Welcome to iHCPL: The Next Generation. This site was created as the next step in Harris County Public Library's iHCPL Learning 2.0 Program; a discovery learning program designed to encourage staff to explore new technologies. The original iHCPL program was adapted from The Public Library of Charlotte & Mecklenburg County's Learning 2.0 Program.

Monday, May 19, 2008

Games and Gaming #37: Get Your Game On @ The Library

If your idea of library ambiance is “quiet as a tomb,” you may need to re-think your current model. How about “quiet as a Tomb Raider”? Gaming is making a loud impact on the library scene in a big way. Libraries all over the country (and even here in Harris County) are hosting Game Days, Guitar Hero Parties and Runescape events to generate an interest in what libraries have to offer and also to foster and encourage community partnership. One librarian even offered to waive late fines if a teen patron could beat her at a game of Dance Dance Revolution (DDR)!

Do Games Belong In the Library?

While still a controversial topic, statistics show that introducing video, console and web-based games into library settings promotes an interest in the other traditional services libraries provide. In other words, get the kids in to play and they’ll want to read. Natural progression…or wishful thinking? The other rationale is that games provide many of the same benefits as books:

  • Games require advanced literacy
  • Games overcome achievement gaps
  • Games build critical workplace and life skills
  • Games teach planning, strategy, goal-setting, competence, personal power, etc.

The New York Times also recently published an article on gaming in the library: http://www.nytimes.com/2008/03/22/books/22games.html?_r=1&oref=slogin

The Shifted Librarian has devoted an entire web log to technology trends in libraries. You can read more about gaming in her very informative blog: http://theshiftedlibrarian.com/archives/2008/04/21/more-on-how-gaming-promotes-reading-and-library-usage.html

Virtual Reference Desk

In 2000, Librarea, the first virtual 3-D library world was introduced by ActiveWorlds. Like social interactive games of today, users could log on as a character and access web-based reference materials and share professional ideas. Librarea is no longer active but librarians are finding new life in Second Life Library Project: http://infoisland.org

Library Related Games

Okay, so you work in a library and don’t “get” the whole gaming thing. You’re stubbornly attached to the idea that libraries are all about BOOKS. Period. Lucky for you, Carnegie Mellon has developed some on-line games that are right up your alley…or, shelf, as it may be:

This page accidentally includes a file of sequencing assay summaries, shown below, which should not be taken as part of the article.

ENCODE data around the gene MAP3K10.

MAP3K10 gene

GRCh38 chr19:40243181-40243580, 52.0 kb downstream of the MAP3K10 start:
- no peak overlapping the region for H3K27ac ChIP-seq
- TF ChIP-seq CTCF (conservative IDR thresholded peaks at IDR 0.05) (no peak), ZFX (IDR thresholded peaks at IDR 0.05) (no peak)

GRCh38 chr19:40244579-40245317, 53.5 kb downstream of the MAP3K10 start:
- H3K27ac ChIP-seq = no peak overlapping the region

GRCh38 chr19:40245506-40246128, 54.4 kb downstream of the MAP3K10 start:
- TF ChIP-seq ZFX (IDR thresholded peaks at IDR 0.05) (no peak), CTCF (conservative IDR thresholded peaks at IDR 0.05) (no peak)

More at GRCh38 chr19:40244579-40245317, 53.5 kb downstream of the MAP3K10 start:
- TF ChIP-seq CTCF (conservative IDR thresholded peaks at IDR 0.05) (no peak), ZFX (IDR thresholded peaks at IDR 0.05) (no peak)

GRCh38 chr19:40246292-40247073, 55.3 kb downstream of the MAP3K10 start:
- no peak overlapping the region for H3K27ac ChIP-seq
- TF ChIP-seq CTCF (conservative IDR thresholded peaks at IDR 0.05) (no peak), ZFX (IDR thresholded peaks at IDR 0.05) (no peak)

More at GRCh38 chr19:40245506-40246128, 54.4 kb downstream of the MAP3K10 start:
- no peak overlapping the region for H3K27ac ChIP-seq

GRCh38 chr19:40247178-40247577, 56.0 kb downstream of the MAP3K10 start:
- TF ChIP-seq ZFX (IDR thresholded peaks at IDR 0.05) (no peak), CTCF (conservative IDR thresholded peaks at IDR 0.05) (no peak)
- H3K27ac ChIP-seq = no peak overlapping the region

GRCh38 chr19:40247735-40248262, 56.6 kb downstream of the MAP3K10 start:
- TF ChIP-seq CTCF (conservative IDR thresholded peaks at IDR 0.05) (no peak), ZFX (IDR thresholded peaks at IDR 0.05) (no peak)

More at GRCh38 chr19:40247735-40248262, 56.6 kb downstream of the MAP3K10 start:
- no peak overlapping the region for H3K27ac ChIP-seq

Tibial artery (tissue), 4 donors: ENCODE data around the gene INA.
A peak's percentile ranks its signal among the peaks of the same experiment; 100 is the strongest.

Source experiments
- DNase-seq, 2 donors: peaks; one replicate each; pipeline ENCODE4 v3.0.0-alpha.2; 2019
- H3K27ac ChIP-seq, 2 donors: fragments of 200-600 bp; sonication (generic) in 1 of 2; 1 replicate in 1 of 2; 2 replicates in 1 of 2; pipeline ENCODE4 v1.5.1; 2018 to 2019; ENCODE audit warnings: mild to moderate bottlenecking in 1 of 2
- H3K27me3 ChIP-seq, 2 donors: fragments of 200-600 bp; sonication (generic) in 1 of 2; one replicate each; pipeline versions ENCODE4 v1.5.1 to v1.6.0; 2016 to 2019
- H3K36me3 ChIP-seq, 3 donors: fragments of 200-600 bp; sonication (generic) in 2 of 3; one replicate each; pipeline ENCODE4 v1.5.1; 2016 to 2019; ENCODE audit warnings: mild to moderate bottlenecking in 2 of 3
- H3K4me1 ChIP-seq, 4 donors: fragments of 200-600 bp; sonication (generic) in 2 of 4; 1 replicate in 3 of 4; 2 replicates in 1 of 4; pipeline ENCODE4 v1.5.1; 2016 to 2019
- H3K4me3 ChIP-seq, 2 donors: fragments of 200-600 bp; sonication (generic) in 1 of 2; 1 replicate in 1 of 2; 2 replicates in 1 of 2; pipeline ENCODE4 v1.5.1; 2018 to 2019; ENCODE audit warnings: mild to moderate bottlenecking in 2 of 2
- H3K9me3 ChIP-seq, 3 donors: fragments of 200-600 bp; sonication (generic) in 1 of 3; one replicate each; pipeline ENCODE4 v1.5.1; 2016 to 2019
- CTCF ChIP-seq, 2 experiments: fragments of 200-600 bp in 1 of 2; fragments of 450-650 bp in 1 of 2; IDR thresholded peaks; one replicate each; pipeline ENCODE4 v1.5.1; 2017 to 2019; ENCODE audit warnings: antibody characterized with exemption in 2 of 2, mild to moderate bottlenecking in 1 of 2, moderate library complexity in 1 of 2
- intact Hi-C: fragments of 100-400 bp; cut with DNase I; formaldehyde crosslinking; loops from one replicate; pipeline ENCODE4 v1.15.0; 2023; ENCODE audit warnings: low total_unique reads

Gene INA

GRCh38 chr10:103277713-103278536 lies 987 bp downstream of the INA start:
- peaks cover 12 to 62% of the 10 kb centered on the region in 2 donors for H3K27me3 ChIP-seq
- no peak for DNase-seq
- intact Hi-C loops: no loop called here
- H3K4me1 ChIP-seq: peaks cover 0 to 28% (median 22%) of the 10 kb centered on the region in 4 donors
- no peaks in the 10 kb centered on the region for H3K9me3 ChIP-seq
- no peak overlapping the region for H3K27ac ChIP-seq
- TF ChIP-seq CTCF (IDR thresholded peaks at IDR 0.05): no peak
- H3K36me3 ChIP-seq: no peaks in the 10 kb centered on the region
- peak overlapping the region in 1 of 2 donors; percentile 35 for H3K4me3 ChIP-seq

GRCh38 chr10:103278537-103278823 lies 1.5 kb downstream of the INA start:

1) Choose one of the articles above on gaming in the library to read.

2) Try one of the library-related games on the Carnegie Mellon University Libraries website and play for about 15 minutes. Was it harder than you thought it would be?

3) Write a blog post on your thoughts regarding gaming in the library and how you think it will evolve. Do you agree that games belong in the library?

This post was brought to you by Michele McKian and Abigail Buchold.

1 comment:

Anonymous said...

I read “Taking Play Seriously at the Public Library With Young Video Gamers” by Seth Schiesel. I have been skeptical as to find and support reasons for having and promoting gaming in the library. At a glance it would seem that gaming really doesn’t belong in a literary sanctuary, however on second thought how i can ignore the developments at hand. Our libraries offer computers and computer classes. No matter what format, it is always a good thing to offer a safe and community oriented program. We wouldn’t dream of taking out our computers because they are a valuable resource to our patrons and it keeps them coming. There is no doubt that it helps our circulation. Video games are simply a new avenue to help community involvement by offering our younger patrons a place that serves their needs.
There is also the added comfort that bringing in more patrons under different programs encourages library use or other formats. We can draw them in with one and hand them resources to others. Making the Library a place that is familiar and approachable helps the patron discover other reasons for finding their way around to fiction or research or whatever it maybe when they need us.